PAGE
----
Mr Draws is not being quite as busy on the streets these days, so it was a welcome surprise to come across this recent piece in The Bearpit on my way in to work, especially as Bristol City Council are making it very difficult for anyone to do anything beautiful in The Bearpit at the moment.
This piece just screams out ‘doughnuts’ to me…I’m not sure if it is meant to, but it does. It is alwats great to see these happy pieces by Mr Draws, whose colourful works definitely brighten up the place.
This is the third piece that I have found in The Bearpit by ‘out-of-towner’ Tommy Fiendish. It is quite different from the other work of his that I have seen, both of which are quite edgy and slightly odd, and is a rather curious domestic living room scene.
I love the perspective and the old TV, the Nike shoe box and the plants. I can’t quite make out what is going on with the walls…is it a tagged wall exposed or is is something that has been stuck to the wall? There is probably a story here, although I’m not too sure what. Maybe there are some memories the artist has from his childhood. An interesting and unusual piece.
I haven’t seen anything new from Decay since Upfest, and I know he has done some pieces in Cheltenham, but I still haven’t had time to venture over there, so I thought I’d post this oldie from my archive.
This piece was sprayed not long after Decay moved to Bristol and I think was the first deviation from his usual concentric shapes around a face that I had seen (I think from recollection). The piece oozes class and the drips , the drips are expertly done. Can’t think why it’s taken me so long to post!
I absolutely love this old one by Face 1st in The Bearpit, with its copper tones and trademark hair spelling out FACE. I guess that fairly soon I will need to do a gallery of his work because I have quite a large collection from the last three years.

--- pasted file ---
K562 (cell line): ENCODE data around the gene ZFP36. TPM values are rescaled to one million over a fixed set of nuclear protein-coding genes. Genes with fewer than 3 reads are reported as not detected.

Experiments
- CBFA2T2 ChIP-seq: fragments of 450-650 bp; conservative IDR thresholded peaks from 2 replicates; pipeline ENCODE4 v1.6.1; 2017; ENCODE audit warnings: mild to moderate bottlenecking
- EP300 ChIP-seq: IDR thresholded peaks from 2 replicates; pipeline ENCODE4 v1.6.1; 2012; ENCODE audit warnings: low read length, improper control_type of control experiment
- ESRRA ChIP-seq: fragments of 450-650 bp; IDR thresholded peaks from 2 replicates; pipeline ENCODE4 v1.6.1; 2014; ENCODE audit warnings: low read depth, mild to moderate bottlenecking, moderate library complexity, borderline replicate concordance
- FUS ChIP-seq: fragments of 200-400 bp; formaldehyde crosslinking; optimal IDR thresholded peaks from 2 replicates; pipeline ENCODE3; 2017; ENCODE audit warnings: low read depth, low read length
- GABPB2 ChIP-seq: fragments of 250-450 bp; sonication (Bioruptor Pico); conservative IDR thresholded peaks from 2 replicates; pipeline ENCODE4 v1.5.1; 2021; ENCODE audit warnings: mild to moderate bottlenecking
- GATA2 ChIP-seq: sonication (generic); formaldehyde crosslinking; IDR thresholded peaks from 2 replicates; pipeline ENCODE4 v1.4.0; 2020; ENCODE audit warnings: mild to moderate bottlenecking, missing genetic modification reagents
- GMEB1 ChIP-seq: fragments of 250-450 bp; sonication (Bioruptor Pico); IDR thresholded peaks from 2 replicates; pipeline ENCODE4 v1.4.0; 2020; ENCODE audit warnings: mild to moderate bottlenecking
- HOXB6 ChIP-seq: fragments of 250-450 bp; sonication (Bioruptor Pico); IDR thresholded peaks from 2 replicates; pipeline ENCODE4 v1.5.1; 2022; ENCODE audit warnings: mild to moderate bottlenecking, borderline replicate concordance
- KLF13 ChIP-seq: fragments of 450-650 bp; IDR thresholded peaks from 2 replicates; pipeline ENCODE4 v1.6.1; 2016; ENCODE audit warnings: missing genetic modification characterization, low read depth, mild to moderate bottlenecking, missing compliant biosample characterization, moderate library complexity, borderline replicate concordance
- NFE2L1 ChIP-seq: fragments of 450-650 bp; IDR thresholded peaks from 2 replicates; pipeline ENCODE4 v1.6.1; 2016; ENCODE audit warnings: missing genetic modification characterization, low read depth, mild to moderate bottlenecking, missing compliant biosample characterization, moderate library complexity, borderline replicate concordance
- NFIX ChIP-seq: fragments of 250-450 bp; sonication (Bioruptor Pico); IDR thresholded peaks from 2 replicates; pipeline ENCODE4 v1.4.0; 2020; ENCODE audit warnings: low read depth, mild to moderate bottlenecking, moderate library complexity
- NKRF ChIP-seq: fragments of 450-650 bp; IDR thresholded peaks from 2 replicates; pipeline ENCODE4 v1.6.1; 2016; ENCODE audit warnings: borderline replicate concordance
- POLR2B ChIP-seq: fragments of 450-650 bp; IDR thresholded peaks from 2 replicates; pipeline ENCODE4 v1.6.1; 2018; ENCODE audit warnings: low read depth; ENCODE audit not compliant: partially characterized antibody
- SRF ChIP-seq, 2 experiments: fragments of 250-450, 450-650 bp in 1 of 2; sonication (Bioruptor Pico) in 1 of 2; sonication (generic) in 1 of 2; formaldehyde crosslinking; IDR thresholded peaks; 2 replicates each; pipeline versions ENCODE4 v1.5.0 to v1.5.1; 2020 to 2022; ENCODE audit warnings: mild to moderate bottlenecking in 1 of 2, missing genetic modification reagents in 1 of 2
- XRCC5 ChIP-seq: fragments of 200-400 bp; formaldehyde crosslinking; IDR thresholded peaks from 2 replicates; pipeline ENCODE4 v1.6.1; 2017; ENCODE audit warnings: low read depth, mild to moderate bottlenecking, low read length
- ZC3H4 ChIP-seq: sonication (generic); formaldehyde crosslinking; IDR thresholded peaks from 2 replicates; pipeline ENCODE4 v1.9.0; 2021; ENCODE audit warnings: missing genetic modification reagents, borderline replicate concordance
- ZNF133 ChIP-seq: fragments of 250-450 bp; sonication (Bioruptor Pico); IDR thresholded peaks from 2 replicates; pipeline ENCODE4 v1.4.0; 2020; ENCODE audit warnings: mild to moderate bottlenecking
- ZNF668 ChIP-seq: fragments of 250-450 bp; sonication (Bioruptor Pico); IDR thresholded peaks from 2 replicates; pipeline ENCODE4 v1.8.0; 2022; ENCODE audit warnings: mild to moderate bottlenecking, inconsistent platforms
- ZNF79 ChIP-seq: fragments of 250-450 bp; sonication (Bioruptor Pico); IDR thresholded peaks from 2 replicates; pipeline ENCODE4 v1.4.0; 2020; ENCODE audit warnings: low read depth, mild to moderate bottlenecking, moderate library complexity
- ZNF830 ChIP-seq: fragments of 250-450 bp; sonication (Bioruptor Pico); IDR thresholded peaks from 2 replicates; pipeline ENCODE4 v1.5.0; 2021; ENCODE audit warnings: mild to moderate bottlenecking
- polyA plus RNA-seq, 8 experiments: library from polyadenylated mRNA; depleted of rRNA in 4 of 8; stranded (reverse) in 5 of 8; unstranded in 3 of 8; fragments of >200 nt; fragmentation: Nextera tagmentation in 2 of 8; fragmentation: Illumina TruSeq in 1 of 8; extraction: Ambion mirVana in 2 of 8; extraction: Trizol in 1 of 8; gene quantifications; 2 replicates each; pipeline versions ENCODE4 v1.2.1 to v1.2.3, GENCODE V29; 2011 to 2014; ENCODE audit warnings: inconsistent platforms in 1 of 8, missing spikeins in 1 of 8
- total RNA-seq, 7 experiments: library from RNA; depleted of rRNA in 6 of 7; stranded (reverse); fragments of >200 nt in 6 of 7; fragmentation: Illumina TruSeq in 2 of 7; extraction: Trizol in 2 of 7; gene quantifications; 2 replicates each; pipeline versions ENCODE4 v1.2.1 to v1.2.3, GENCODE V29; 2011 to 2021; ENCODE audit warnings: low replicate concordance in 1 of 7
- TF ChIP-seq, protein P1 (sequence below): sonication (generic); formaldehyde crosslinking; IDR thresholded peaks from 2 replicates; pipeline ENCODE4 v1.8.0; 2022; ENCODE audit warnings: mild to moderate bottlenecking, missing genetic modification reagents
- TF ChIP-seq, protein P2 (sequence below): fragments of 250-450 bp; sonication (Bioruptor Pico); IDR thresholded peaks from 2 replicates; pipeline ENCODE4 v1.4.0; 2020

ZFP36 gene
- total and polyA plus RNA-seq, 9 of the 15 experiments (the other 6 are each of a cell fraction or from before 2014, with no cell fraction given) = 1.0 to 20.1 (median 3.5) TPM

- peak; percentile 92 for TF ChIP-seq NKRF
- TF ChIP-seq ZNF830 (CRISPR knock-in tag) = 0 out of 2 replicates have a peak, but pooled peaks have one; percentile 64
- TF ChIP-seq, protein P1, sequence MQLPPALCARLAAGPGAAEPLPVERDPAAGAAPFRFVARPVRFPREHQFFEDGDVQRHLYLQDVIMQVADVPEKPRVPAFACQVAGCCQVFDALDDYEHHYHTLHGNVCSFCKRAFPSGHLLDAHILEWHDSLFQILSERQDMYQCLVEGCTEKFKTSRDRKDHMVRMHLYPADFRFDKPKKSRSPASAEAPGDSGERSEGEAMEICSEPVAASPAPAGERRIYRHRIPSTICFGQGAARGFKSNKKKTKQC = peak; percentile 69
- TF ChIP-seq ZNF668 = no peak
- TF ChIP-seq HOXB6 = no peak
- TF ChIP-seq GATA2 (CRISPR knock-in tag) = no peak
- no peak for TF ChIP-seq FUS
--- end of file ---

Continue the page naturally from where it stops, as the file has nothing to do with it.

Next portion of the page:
What I really like about this artist is that he is relentless in pursuing his passion and will find any wall in Bristol that he can find and give it a face lift (see what I did there?). Always one of my favourites in Bristol and this particular one is a cracker.
Another archive piece, this time by the lovely Jee See in The Bearpit featuring his ‘seismic’ writing and a character with jagged stripe under the eye. I love the words Brizz Graff making an appearance – a love for the City and for graffiti. Like minds.
I met Jee See last week and although I had met him once before it was really nice to consolidate the friendship. He is a real gentleman and interesting guy. I am working on persuading him to take me out spraying some time (when I have practised a bit) – I know he reads my posts, so there is no escaping me. Loads more of his work in archive.
I have left out quite a few rabbits by NEVERGIVEUP, not deliberately but just because there are so many of them everywhere. This is one from back in January in The Bearpit, at a time when artists were still coming down here and creating great art. Council interventions have been driving the good ‘legal’ artists away and now it is only taggers that tend to spray down here.
NEVERGIVEUP is very fond of his rabbits and has in fact recently set up a new Instagram account under the name @followmyrabbits in which he posts his work from around Bristol and far beyond. This is a nice gold one that lasted a long while.
The words were scrawled up on a wall of The Bearpit, walls which Bristol City Council keep on painting only to be tagged moments later. The City Council in their zeal to tidy up The Bearpit (for whatever reason) are not bringing people with them. Their ‘ban it’ mentality is leading to a degradation of a space that only two years ago was vibrant, colourful and tidy. In trying to tackle problems such as addiction and violence and homelessness and graffiti and skateboarding, the clampdown is using the ‘clean up’ of The Bearpit as a deflection of its own failings and those of the Government in these years of austerity, and is wrongly conflating these issues.
Homeless people are not necessarily addicts. Addicts are not necessarily graffiti artists. Graffiti artists are not necessarily skateboarders. Skateboarders are not necessarily violent. Violence is not necessarily practiced by homeless people. And so on…